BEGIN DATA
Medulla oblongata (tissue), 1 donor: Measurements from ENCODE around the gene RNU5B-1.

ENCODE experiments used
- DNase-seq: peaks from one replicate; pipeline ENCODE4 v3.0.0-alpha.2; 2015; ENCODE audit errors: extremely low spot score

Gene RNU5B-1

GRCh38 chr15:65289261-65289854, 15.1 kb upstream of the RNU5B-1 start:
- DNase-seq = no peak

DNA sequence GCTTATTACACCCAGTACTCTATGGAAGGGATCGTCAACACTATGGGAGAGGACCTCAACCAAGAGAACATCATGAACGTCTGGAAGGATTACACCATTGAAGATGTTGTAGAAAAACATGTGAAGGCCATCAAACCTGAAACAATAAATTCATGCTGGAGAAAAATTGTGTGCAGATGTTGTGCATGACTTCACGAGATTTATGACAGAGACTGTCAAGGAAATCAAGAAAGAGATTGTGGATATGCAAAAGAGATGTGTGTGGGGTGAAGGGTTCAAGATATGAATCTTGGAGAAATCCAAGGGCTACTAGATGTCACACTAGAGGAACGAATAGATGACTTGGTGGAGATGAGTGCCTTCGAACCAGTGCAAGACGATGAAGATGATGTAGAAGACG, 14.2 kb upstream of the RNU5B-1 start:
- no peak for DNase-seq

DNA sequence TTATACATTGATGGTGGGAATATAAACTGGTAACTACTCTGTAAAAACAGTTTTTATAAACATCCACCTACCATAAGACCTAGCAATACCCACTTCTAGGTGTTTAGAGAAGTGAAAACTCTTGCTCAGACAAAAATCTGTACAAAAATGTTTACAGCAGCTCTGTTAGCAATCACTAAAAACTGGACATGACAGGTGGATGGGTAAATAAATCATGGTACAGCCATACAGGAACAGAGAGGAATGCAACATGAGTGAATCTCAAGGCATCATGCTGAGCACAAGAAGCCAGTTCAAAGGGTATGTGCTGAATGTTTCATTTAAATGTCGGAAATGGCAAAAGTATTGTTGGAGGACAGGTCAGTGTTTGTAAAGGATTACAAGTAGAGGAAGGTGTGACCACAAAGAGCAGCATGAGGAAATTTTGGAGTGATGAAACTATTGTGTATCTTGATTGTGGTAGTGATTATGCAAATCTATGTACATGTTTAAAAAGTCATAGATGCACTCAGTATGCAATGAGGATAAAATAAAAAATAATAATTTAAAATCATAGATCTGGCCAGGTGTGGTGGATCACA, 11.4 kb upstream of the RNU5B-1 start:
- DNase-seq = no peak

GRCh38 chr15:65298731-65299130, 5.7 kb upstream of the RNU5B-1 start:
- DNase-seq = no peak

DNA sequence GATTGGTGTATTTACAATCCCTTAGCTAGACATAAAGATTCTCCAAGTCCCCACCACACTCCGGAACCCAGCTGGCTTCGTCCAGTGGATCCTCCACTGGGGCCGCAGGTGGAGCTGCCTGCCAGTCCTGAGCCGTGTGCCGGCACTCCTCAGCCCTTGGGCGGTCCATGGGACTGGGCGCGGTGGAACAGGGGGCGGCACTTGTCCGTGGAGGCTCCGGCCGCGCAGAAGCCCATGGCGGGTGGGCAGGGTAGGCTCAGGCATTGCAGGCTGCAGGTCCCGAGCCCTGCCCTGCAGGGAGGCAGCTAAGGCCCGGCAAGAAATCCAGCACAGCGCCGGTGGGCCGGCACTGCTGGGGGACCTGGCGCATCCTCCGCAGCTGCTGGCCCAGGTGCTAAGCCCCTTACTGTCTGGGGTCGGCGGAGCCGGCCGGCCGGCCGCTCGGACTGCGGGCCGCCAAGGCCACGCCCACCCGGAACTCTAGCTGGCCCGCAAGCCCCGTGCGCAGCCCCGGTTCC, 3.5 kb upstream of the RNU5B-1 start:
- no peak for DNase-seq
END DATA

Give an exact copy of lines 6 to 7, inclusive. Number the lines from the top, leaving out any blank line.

- DNase-seq = no peak

DNA sequence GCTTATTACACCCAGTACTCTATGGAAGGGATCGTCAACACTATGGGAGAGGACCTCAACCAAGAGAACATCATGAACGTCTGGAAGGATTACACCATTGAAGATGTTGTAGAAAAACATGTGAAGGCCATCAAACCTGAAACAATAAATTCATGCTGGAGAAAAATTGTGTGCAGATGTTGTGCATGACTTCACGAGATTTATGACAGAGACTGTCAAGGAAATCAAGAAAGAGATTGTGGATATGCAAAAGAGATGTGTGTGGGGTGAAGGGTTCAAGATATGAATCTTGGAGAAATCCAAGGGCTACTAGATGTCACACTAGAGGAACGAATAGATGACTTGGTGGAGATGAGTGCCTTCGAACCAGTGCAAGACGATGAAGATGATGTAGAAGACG, 14.2 kb upstream of the RNU5B-1 start: